The real charm of a Rat bike is to pick up something cheap, get it up and going on the smell of an oily rag and retain all of that true mechanical character without a care in the world for high-end paints jobs and overpriced components. Sadly the concept has become a style and when anything becomes fashionable, large sums of money enter the mix with people spending big dollars to create the “Rat Bike” look. Point well and truly missed! Luckily for us there are builders out there like Parisian Arnaud Morel who has built himself this uber cool 1979 BMW R65 Ratty and done it all for just 500 Euros; an incredible achievement and completely in the true spirit of the rat concept.
Arnaud was first drawn to the looks of the BMW thanks to the unique airhead engine and rode the bike around for a year before the idea to modify the Bavarian entered his mind. Having seen the R series BMW take off in the custom scene he could appreciate the scramblers and cafe racers but nothing really quite did it for him. So with a limited budget, a bike needing some repairing to keep it going and a love of old school American culture it is fair to say the Rat style chose Arnaud more than the other way around. The first step was to redo the ageing wiring that was starting to cause problems and anything that wasn’t needed was simply tossed in the bin. That’s part of the Rat bike ethos, why buy or repair a part you really don’t need…, well accept because they’re required by the “law”. So the instrument cluster along with its idiot lights, the big switch blocks and all the wiring on the bike that didn’t absolutely have to be there was thrown away.
With the dustbin still open there was some more binning to be done, stock fenders – gone, BMW tank – not today, side covers – on a ratty? even the seat, tail section and handlebars were shown the door; talk about bare bones! To build it back up Arnaud first tried a pair of 50-year-old Peugeot tanks before settling on this old Yamaha unit. The BMW logos were salvaged from the original tank and join some haphazardly placed vintage stickers to cover any imperfections. The seat is gone but the factory subframe remains to show off more of the metal frame with seating now for one thanks to a vintage solo seat. The fenders also help to date the bike with squared off bobber style rear and wheel wrapping styling at the front they’re both left paint free and as raw as the rest of the build. While the main frame remains untouched, hey it still functions right, it does retain the patina of years spent on French roads for that kind of beauty only age can provide.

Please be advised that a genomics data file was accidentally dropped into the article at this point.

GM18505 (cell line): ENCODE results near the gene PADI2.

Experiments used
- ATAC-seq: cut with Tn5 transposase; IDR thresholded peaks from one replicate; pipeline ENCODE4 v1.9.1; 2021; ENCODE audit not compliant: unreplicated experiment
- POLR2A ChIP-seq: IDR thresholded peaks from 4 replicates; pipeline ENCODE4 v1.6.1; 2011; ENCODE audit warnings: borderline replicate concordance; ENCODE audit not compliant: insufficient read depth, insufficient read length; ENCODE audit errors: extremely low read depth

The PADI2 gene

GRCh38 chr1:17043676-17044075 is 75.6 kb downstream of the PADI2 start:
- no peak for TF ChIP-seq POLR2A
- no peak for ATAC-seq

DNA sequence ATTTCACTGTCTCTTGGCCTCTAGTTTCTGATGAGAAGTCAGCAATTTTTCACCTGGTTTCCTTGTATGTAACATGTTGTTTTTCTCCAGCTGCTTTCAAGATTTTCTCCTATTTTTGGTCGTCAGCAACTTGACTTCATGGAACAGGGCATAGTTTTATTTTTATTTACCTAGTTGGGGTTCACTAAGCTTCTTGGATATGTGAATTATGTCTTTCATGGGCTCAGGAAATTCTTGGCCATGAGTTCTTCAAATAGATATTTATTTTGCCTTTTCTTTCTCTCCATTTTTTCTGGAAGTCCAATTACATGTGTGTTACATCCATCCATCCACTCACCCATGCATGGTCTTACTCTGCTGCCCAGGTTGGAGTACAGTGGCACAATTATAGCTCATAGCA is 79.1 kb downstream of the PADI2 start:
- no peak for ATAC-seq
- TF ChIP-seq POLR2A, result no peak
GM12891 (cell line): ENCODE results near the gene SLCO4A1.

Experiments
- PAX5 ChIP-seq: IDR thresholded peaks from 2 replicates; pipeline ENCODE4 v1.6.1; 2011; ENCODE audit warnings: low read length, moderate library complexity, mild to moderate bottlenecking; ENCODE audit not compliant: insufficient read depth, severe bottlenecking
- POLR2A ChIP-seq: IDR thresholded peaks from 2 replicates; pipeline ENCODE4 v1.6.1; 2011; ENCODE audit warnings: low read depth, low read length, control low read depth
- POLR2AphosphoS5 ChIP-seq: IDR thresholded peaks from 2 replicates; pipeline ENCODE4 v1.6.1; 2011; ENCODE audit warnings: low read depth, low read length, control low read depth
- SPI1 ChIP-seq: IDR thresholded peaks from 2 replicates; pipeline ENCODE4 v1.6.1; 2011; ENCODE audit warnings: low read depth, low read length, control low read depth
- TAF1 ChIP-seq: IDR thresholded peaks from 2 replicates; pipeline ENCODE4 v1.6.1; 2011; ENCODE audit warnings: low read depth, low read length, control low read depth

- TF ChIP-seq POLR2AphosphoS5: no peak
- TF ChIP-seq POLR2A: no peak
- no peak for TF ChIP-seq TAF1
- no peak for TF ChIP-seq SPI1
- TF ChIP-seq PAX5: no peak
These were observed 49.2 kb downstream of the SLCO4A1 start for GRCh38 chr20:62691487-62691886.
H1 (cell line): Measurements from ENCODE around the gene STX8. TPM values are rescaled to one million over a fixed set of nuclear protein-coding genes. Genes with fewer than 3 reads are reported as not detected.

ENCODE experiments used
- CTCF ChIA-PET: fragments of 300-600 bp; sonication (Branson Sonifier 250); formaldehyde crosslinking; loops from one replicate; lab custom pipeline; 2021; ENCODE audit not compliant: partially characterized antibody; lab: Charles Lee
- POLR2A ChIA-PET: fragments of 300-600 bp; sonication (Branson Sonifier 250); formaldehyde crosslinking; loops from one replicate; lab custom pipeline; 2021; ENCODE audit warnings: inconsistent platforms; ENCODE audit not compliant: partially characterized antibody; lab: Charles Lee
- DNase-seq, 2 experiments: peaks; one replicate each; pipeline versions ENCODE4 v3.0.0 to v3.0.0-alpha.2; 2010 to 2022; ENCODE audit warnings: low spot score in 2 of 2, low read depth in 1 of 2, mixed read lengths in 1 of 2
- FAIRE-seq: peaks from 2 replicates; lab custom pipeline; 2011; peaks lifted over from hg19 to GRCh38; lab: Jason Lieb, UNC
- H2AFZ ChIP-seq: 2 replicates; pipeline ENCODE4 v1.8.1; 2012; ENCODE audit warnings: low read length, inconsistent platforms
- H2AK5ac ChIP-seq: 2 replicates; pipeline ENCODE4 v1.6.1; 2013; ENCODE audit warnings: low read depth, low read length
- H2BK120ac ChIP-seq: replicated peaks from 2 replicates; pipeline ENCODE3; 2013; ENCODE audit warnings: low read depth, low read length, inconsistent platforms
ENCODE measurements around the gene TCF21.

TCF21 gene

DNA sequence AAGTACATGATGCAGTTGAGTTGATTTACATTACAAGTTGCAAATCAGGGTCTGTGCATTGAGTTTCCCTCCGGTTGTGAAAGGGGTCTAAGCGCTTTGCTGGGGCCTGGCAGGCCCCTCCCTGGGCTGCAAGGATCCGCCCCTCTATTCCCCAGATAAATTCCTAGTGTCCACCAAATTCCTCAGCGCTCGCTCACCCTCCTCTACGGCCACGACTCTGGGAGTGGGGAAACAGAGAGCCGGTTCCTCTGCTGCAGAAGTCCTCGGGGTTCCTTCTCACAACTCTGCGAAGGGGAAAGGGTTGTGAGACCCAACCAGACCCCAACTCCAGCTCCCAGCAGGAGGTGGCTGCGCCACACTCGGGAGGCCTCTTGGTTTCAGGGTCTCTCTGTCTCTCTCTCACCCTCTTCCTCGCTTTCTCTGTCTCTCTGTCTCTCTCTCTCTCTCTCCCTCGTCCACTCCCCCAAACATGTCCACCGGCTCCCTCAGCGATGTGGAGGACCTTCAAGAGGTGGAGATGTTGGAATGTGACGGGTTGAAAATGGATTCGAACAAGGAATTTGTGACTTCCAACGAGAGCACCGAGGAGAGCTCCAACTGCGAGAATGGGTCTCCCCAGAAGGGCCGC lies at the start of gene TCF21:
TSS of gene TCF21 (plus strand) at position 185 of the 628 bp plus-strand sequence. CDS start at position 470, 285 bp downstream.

All of the work to date would fall flat on its face if the BMW had retained its stock ride height and pogo-stick like rear suspension. If a concession is made in the Rat bike culture on cost, it’s to facilitate a meaner road presence but even this didn’t cost Arnaud more than a few Euros with the front end simply relieved of 8cm of travel. The rear end is a spare parts find that made the perfect fit and added a little American muscle with Harley 11-inch rear shocks getting the Bavarian down on the bitumen. The standard multi-spoke BMW alloy wheels are not what you would ever picture on a bike of such styling, but left wearing the brake dust and grim from the road they blend into the overall theme and cost not an extra cent. Wanting to ride the bike hard the one area the wallet was really opened for was good rubber and the Metzeler tyres maintain the understated look of the rolling stock while performing as well as anything on the road.
There are a number of aspects that make the BMW airhead engine perfect for a Rat bike build, not least of which is the fact that the engine dates back nearly 100 years but was still available only two decades ago. Meaning you can have both the vintage look with its classic post war ratty styling, mixed with relatively modern design improvements and BMW’s legendary reliability. The other aspect is the ease with which a new builder like Arnaud can work on an airhead’s exposed and easily accessible top end, carbs, exhaust and then show these mechanical elements off for increased industrial chic. Which is exactly what he has done with the 650cc boxer block left in its raw metal casing look, with just the Scotch-Brite marks left showing only the most subtle hint of cleaning up. The functionality of the engine, often hidden, is also on full display with wiring, cables and even the regulator rectifier in full view. But to make sure the BMW is heard coming and to give a far tougher appearance the “nice” stock chrome mufflers have been swapped out for reverse cone shorties in a raw finish.
Then there are the little touches that were important to Arnaud and make for great talking points when hanging with your riding friends. The seriously vintage speedo with brass bezel held to the bike with industrial clamps. The flat bars that were agonised over until the right set was found that have then been treated to hand wrapped leather grips. The riser bolts that look like they’ve been nicked from a building site and the relocated starter button that all cost nothing but one man’s imagination and a desire to create a bike for his tastes alone. And that’s the point of these Rat bike builds, whether the rest of us like their aesthetics or not is of no concern, they’re about taking an old bike and making it work with whatever materials you have around.
Arnaud learnt so much on this build that now along with his friend runs Shadow Motors Paris building and repairing bikes for their mates. There is a another BMW in the works but what you can count on is purely purposeful machines that are built on a weeks wages and yet still make you sit up and take notice. Leave it to the French to hand craft from old scrap a 70’s beater with so little money and yet end up with something so très cool.